The dispersing apparatus can be typically employed in commercial operation involving the introduction of a soluble liquefied gas such as chlorine into an aqueous medium to form a concentrated solution wherein the downstream use in the processing medium might simply be water purification, or liquid chlorine into a liquid hydrocarbon, or a concentrated liquefied carbon dioxide solution in water for downstream introduction into a liquid beverage concentrate, or liquefied sulfur dioxide first into water and then the solution into waste waters, e.g., industrial waste waters. In the special application of liquid chlorine into an aqueous medium, such medium can typically be at a temperature within the range from about 35: -l20 F. and under a pressure of between about 20-200 p.s.i.g. For such conditions the pressure on the liquid chlorine is advantageously between about l040 p.s.i.g. above the pressure of the aqueous medium although greatly higher pressure differences, e.g., p.s.i.g. or more, are operational. A pressure differential below about 10 p.s.i.g. can provide inefficient introduction of liquid chlorine into the aqueous medium and a pressure differential above about 40 p.s.i.g. over an extended period may lead to a jet effect within the valve assembly and deleterious mechanical erosion of assembly parts.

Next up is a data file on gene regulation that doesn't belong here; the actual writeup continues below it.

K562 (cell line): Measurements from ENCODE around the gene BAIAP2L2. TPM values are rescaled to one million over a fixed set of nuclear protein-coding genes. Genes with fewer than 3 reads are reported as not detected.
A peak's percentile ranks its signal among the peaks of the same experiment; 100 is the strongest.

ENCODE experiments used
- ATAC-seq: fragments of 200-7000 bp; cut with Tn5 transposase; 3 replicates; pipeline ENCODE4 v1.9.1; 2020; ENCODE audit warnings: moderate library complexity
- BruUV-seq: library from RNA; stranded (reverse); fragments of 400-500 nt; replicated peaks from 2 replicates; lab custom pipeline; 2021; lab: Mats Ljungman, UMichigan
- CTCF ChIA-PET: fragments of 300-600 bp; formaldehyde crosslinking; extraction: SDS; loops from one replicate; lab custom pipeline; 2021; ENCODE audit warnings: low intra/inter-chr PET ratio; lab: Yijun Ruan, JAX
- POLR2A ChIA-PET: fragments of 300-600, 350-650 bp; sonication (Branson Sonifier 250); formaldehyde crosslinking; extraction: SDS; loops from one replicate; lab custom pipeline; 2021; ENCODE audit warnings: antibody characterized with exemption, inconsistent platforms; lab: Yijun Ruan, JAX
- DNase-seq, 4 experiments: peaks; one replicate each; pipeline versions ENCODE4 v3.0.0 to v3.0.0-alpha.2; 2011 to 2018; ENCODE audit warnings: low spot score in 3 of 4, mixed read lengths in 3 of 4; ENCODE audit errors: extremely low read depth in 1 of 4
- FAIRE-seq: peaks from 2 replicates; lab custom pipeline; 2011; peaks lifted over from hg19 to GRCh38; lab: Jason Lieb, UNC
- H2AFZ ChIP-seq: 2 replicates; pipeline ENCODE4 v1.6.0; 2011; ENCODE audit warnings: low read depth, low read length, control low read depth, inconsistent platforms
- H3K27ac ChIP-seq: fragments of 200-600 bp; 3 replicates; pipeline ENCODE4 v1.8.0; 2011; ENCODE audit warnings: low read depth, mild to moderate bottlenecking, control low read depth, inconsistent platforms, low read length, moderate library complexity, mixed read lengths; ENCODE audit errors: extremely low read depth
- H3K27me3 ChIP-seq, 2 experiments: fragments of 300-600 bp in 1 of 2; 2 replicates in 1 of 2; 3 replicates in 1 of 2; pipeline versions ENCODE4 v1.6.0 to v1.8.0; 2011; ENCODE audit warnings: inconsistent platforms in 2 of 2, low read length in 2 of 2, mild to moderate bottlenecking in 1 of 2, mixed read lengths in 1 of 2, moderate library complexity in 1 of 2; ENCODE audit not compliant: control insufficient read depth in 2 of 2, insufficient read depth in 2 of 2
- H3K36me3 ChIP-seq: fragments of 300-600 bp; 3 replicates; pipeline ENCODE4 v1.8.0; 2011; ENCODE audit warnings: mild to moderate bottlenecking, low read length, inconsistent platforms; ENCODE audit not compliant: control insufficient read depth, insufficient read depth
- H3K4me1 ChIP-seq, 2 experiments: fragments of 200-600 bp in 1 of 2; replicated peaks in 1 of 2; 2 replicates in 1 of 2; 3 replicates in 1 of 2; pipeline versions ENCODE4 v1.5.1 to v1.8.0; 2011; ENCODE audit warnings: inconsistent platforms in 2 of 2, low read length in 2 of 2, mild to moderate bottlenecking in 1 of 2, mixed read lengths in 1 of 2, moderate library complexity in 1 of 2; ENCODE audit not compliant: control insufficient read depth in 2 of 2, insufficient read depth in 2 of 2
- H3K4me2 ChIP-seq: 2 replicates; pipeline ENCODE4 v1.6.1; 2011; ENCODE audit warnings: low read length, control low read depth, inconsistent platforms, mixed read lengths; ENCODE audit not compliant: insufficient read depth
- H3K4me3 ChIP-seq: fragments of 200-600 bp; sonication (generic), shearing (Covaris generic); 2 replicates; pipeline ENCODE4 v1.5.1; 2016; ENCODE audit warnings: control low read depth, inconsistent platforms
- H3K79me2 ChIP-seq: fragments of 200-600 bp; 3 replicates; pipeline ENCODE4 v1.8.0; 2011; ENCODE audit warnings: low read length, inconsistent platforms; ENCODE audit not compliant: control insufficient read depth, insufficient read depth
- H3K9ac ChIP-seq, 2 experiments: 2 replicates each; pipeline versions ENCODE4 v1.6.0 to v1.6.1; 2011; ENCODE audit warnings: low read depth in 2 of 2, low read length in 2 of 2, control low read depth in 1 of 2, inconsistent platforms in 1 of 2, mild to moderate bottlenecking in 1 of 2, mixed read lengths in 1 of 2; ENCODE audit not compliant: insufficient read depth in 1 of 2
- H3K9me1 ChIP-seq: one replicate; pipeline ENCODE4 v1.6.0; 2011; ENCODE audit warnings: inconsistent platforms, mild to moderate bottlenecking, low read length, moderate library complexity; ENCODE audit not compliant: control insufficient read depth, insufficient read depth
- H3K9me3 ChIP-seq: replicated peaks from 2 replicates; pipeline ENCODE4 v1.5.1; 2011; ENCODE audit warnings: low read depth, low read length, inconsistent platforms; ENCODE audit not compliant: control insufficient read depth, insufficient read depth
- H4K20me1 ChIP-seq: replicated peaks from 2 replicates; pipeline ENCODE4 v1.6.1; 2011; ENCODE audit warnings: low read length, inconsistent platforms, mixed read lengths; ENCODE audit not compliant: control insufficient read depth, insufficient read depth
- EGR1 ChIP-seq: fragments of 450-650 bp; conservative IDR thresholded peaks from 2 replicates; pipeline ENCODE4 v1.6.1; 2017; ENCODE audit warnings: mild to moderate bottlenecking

For the application wherein the processing medium is a suspension of pulp in a liquid medium and an aqueous chlorine solution is used in bleaching the pulp, the pulp suspension is typically at a pressure of between about l080 p.s.i.g., which pressure is established substantially by the hydrostatic head of the bleaching tower and by the friction presented in the apparatus piping from the introduction of the aqueous chlorine solution to the point of entry for the suspension into the tower. The pressure of the aqueous chlorine solution before feeding into the pulp suspension is typically above the vaporization pressure for the liquid chlorine at the temperature of the aqueous medium and for the concentration of the chlorine therein. For example, with an aqueous medium at 100 F. and for a saturated solution, the pressure established on the aqueous chlorine solution is typically above about I42 p.s.i.g., whereas for such saturated conditions where the temperature of the aqueous medium is at F. the pressure would be above about I88 p.s.i.g.
However, when the liquid chlorine is introduced into the aqueous medium, the apparatus provides that elevated pressures above the pressure at which chlorine will vaporize need not be attained for excellent suppression of chlorine vaporization. For example, results have shown that at a water temperature of l07 F. and a pressure of I50 p.s.i.g., under which conditions of temperature and pressure liquid chlorine can otherwise be expected to vaporize, virtually no deleterious formation of chlorine vapor has been experienced with such apparatus. Nonetheless, it can be seen from the foregoing that pressure differentials between the aqueous chlorine solution and the pulp suspension for water temperatures from 100- 120 F. can be up to about p.s.i.g. or more.